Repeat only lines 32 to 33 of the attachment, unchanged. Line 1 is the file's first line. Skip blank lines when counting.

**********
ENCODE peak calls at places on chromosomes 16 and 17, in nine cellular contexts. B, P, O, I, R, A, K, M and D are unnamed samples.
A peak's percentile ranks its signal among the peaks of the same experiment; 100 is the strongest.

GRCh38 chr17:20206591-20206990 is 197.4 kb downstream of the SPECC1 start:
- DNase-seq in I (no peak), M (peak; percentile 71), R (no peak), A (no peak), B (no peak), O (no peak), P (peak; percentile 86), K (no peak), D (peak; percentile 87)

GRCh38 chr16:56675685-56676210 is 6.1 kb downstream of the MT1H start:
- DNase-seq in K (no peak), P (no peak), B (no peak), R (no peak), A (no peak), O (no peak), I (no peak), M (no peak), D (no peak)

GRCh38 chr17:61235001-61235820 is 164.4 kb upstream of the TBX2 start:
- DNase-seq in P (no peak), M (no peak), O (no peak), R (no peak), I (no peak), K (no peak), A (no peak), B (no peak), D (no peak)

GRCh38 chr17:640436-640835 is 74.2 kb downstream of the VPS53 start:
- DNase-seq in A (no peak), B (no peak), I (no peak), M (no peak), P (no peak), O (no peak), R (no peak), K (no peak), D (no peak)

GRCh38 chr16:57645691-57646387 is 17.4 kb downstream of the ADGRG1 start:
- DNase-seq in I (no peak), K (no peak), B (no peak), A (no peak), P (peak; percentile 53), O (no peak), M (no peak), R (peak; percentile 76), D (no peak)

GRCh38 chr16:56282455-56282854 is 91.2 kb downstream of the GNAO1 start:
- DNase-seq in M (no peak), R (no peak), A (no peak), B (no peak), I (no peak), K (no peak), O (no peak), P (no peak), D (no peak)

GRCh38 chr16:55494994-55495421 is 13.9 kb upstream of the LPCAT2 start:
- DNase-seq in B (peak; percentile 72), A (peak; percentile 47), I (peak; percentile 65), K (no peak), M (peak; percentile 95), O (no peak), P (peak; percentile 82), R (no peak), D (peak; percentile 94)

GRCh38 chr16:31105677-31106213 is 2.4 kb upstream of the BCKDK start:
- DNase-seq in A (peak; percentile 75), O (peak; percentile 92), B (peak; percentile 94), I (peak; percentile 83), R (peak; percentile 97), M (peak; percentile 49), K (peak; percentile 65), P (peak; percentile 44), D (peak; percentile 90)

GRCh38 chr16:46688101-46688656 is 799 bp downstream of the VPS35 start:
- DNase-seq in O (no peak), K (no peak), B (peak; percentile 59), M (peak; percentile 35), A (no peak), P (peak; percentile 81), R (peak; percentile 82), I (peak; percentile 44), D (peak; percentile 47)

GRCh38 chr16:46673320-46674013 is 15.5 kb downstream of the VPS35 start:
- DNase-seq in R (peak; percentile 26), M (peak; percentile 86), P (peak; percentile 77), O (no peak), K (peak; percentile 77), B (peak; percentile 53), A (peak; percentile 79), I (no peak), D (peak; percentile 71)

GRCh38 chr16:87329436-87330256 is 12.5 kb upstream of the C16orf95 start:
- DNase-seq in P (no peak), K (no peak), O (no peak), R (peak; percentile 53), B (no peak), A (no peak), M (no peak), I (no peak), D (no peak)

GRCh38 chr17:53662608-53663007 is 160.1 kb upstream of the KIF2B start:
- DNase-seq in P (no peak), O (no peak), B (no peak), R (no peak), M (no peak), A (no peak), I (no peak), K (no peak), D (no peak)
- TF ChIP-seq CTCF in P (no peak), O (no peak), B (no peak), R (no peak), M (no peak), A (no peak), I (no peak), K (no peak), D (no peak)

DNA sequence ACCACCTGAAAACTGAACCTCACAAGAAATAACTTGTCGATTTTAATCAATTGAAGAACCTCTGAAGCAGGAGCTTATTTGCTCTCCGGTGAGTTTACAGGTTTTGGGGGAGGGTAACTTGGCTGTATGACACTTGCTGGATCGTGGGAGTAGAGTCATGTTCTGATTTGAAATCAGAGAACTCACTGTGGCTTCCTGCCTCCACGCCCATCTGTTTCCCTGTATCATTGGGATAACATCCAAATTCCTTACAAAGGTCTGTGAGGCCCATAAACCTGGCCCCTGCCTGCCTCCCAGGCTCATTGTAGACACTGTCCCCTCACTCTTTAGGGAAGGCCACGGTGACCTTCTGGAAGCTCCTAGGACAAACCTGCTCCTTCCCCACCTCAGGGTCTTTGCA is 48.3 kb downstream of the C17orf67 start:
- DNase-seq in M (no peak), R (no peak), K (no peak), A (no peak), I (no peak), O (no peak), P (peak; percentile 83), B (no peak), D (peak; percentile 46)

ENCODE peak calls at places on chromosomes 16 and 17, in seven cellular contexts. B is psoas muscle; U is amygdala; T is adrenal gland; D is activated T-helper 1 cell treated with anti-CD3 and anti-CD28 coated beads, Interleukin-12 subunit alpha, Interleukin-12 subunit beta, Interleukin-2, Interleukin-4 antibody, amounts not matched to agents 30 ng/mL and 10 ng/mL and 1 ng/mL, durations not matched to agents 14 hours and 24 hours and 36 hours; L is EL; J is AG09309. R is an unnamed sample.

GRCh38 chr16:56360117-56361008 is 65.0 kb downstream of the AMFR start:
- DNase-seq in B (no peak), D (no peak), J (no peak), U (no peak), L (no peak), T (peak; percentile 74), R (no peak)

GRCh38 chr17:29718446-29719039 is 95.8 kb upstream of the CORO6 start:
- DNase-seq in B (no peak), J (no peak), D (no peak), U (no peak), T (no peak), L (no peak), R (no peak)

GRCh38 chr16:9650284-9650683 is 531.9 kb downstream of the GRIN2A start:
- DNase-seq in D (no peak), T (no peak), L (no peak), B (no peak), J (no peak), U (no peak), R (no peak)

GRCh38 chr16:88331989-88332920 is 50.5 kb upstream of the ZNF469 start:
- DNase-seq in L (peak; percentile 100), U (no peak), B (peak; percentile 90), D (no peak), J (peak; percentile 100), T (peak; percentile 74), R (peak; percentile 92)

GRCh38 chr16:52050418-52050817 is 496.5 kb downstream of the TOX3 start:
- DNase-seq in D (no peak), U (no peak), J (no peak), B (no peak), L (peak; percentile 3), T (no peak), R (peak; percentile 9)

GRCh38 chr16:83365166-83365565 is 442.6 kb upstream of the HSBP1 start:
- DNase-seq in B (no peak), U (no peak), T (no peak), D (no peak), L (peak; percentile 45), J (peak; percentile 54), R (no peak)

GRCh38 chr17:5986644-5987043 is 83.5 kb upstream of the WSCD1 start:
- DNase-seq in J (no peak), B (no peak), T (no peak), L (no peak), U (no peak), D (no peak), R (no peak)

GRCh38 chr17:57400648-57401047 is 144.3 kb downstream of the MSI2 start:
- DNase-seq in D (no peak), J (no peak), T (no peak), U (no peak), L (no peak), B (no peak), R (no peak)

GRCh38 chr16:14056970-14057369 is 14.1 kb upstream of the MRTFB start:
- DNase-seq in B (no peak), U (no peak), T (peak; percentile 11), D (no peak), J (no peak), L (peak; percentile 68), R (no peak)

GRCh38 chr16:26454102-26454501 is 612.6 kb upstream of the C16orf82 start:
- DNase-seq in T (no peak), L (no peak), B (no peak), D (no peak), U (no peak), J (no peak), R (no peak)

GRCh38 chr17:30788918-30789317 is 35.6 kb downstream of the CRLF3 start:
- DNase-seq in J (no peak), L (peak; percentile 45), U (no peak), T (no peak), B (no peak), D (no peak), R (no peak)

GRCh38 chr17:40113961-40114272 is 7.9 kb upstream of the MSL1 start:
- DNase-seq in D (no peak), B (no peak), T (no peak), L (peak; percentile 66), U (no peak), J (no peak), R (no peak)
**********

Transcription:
- DNase-seq in B (no peak), D (no peak), J (no peak), U (no peak), L (no peak), T (peak; percentile 74), R (no peak)

GRCh38 chr17:29718446-29719039 is 95.8 kb upstream of the CORO6 start: